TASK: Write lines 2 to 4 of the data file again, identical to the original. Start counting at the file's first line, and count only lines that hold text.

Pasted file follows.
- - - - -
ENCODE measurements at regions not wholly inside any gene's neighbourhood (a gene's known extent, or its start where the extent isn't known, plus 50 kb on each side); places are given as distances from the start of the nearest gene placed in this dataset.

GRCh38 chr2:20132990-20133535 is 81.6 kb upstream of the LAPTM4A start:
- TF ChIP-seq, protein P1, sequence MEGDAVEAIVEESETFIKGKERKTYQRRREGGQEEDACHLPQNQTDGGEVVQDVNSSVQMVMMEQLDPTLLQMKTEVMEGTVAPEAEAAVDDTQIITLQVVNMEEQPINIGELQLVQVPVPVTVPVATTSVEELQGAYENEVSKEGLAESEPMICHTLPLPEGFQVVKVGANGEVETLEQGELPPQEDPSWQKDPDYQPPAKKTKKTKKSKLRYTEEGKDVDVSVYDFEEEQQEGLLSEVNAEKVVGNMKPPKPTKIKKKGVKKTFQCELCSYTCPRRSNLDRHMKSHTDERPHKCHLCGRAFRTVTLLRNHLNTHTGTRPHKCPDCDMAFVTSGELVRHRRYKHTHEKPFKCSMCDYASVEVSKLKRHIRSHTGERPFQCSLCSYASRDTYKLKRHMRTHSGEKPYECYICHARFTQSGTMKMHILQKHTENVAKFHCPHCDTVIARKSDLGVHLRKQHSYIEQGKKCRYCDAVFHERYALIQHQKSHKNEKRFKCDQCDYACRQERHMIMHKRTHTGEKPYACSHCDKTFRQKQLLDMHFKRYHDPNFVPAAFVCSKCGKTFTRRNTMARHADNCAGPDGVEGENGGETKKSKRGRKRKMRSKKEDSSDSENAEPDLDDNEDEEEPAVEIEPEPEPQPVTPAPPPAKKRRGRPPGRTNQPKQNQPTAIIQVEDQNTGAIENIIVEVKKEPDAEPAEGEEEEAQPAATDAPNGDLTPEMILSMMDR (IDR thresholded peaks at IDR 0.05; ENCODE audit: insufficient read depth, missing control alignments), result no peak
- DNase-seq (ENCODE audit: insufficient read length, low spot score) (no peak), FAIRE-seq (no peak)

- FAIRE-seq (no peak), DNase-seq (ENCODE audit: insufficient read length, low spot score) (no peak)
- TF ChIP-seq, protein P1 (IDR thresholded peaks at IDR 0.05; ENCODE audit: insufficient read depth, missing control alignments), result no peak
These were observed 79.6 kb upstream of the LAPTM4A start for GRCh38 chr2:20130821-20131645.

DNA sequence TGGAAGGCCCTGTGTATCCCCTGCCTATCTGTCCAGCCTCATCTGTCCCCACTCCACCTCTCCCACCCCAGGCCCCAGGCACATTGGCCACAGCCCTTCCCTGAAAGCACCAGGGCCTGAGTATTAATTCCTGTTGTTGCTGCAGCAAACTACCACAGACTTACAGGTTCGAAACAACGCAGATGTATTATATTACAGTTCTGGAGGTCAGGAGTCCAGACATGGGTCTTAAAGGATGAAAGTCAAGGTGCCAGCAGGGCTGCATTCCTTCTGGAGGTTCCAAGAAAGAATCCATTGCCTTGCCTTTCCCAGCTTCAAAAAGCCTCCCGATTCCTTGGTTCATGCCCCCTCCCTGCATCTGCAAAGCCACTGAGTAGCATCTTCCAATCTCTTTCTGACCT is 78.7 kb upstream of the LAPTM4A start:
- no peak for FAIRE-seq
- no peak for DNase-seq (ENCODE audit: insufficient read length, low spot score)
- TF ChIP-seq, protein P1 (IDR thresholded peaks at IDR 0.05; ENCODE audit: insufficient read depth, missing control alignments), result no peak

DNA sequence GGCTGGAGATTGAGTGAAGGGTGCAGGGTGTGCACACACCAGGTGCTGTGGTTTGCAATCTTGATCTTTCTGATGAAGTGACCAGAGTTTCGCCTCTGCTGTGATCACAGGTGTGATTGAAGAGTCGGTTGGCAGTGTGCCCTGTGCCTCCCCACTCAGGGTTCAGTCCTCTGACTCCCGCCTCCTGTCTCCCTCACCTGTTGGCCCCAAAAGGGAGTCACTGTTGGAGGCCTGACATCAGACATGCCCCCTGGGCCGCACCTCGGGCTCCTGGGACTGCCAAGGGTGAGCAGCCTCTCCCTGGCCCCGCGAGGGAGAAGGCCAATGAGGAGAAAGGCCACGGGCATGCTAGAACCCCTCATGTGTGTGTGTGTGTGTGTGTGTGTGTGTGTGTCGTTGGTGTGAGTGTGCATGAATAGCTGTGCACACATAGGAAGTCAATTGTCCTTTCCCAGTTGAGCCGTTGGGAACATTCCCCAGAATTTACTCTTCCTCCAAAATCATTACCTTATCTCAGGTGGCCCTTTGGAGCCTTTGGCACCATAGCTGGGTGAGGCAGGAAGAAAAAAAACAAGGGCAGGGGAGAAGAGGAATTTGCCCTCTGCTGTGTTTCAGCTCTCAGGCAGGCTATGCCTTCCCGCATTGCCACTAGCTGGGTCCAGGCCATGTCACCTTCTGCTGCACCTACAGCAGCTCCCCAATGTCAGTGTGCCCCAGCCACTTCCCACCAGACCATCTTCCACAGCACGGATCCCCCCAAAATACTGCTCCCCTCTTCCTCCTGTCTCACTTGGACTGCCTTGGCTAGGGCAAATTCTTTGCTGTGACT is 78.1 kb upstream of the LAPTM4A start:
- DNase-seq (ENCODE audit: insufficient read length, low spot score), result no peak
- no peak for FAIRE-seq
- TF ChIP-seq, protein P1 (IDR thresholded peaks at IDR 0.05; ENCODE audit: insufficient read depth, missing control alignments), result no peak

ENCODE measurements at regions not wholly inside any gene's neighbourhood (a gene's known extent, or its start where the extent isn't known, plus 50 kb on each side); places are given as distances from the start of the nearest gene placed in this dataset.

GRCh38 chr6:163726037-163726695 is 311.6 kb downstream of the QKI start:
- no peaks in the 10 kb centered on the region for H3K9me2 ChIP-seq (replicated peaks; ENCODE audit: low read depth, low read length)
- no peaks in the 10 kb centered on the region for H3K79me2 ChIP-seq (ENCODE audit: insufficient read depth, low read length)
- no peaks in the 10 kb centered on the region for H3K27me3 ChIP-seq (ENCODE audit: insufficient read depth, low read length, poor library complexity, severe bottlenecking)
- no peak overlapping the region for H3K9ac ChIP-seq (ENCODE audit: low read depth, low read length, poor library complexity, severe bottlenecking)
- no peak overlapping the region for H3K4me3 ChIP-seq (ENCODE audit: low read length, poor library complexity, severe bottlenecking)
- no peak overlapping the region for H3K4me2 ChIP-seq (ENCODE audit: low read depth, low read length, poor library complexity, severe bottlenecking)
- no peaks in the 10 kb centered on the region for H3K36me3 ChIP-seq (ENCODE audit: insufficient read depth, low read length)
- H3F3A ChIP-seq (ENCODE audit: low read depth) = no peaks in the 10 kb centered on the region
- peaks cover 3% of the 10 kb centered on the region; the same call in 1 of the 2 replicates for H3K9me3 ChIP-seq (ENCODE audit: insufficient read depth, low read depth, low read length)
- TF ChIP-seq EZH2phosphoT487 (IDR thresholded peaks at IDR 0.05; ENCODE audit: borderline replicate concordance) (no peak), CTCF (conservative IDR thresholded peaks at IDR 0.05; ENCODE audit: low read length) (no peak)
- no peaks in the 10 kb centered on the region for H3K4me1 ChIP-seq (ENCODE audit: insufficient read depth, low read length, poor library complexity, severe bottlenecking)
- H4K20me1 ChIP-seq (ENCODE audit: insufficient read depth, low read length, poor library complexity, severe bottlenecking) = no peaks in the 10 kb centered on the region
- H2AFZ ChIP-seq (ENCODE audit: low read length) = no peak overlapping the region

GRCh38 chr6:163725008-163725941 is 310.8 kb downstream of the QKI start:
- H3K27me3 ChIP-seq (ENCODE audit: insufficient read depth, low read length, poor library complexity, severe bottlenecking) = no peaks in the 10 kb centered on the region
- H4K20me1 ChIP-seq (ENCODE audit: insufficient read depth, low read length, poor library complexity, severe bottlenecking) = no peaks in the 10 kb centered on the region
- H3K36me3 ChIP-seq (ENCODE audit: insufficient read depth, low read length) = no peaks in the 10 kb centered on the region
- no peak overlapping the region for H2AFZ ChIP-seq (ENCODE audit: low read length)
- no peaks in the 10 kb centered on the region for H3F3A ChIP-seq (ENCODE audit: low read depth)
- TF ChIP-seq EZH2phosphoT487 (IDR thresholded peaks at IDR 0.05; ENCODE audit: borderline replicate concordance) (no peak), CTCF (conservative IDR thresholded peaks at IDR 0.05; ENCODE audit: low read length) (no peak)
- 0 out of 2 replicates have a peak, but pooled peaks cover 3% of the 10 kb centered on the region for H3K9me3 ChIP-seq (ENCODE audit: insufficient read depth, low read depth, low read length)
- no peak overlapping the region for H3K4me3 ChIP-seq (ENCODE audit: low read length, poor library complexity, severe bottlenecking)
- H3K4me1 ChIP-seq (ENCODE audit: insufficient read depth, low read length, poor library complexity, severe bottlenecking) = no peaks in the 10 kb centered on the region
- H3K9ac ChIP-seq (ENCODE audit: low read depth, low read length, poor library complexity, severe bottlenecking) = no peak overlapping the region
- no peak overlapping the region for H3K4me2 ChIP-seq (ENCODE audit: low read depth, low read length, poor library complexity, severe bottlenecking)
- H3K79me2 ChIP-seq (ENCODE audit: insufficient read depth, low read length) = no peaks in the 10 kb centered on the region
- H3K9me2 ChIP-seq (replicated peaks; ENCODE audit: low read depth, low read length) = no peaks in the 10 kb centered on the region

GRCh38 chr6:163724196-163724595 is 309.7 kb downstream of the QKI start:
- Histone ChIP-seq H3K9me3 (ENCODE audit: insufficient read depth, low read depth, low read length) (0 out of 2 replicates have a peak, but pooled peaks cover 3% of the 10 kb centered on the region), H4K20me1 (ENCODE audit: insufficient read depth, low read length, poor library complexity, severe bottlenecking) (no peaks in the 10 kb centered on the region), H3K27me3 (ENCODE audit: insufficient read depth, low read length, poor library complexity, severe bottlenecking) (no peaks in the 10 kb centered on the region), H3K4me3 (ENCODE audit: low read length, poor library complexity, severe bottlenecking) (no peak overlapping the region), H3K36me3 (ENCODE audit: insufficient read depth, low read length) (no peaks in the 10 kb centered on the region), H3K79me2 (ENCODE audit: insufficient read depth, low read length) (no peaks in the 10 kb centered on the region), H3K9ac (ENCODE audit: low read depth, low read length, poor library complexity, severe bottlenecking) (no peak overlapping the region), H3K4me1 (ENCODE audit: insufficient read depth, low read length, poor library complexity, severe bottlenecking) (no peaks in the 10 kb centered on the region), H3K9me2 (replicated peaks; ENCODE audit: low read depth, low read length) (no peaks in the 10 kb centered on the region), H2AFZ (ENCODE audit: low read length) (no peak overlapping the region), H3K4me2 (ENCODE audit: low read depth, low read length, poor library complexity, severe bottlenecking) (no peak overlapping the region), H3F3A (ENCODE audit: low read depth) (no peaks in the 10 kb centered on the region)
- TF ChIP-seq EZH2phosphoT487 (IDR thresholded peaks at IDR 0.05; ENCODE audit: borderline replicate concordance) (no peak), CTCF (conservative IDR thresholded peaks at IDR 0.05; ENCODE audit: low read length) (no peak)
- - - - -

GRCh38 chr2:20132990-20133535 is 81.6 kb upstream of the LAPTM4A start:
- TF ChIP-seq, protein P1, sequence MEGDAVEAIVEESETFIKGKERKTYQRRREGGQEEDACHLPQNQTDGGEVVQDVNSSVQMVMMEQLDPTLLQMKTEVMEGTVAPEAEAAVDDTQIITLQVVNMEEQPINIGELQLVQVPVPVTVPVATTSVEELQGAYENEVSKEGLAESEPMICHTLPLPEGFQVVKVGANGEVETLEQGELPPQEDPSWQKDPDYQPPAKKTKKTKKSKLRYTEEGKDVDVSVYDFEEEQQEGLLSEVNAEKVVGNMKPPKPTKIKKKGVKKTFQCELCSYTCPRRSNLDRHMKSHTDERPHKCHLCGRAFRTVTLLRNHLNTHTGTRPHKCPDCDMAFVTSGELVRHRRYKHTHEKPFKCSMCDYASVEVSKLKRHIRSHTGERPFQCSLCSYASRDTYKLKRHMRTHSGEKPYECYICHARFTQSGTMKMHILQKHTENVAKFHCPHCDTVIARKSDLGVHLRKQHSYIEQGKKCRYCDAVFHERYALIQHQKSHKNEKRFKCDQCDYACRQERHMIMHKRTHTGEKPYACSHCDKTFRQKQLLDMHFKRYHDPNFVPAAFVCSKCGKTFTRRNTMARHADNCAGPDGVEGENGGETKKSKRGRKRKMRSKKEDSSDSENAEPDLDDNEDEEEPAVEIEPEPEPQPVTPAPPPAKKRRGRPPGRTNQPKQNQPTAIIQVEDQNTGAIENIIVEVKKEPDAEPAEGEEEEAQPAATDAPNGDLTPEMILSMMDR (IDR thresholded peaks at IDR 0.05; ENCODE audit: insufficient read depth, missing control alignments), result no peak
- DNase-seq (ENCODE audit: insufficient read length, low spot score) (no peak), FAIRE-seq (no peak)